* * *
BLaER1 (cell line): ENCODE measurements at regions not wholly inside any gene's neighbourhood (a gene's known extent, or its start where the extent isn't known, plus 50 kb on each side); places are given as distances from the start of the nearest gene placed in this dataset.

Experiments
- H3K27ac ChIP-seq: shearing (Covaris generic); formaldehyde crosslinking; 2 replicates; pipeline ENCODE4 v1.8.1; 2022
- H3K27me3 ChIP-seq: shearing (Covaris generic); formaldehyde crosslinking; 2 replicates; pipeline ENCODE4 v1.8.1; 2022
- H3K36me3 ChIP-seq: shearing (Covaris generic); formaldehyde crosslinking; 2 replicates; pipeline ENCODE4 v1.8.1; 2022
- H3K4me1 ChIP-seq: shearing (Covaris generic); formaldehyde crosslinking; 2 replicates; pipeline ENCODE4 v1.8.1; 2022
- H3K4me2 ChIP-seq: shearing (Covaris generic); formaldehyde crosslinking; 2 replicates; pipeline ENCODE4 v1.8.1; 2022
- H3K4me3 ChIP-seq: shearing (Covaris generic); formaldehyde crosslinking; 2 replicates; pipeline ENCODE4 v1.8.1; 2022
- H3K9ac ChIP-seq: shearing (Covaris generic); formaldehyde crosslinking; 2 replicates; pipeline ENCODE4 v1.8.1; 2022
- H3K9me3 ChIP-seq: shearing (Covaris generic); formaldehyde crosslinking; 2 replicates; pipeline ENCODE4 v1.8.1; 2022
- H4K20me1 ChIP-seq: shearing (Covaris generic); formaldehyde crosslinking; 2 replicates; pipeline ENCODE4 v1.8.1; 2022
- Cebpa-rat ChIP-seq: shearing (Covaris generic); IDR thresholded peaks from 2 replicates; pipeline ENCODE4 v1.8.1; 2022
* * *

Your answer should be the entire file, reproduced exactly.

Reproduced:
BLaER1 (cell line): ENCODE measurements at regions not wholly inside any gene's neighbourhood (a gene's known extent, or its start where the extent isn't known, plus 50 kb on each side); places are given as distances from the start of the nearest gene placed in this dataset.

Experiments
- H3K27ac ChIP-seq: shearing (Covaris generic); formaldehyde crosslinking; 2 replicates; pipeline ENCODE4 v1.8.1; 2022
- H3K27me3 ChIP-seq: shearing (Covaris generic); formaldehyde crosslinking; 2 replicates; pipeline ENCODE4 v1.8.1; 2022
- H3K36me3 ChIP-seq: shearing (Covaris generic); formaldehyde crosslinking; 2 replicates; pipeline ENCODE4 v1.8.1; 2022
- H3K4me1 ChIP-seq: shearing (Covaris generic); formaldehyde crosslinking; 2 replicates; pipeline ENCODE4 v1.8.1; 2022
- H3K4me2 ChIP-seq: shearing (Covaris generic); formaldehyde crosslinking; 2 replicates; pipeline ENCODE4 v1.8.1; 2022
- H3K4me3 ChIP-seq: shearing (Covaris generic); formaldehyde crosslinking; 2 replicates; pipeline ENCODE4 v1.8.1; 2022
- H3K9ac ChIP-seq: shearing (Covaris generic); formaldehyde crosslinking; 2 replicates; pipeline ENCODE4 v1.8.1; 2022
- H3K9me3 ChIP-seq: shearing (Covaris generic); formaldehyde crosslinking; 2 replicates; pipeline ENCODE4 v1.8.1; 2022
- H4K20me1 ChIP-seq: shearing (Covaris generic); formaldehyde crosslinking; 2 replicates; pipeline ENCODE4 v1.8.1; 2022
- Cebpa-rat ChIP-seq: shearing (Covaris generic); IDR thresholded peaks from 2 replicates; pipeline ENCODE4 v1.8.1; 2022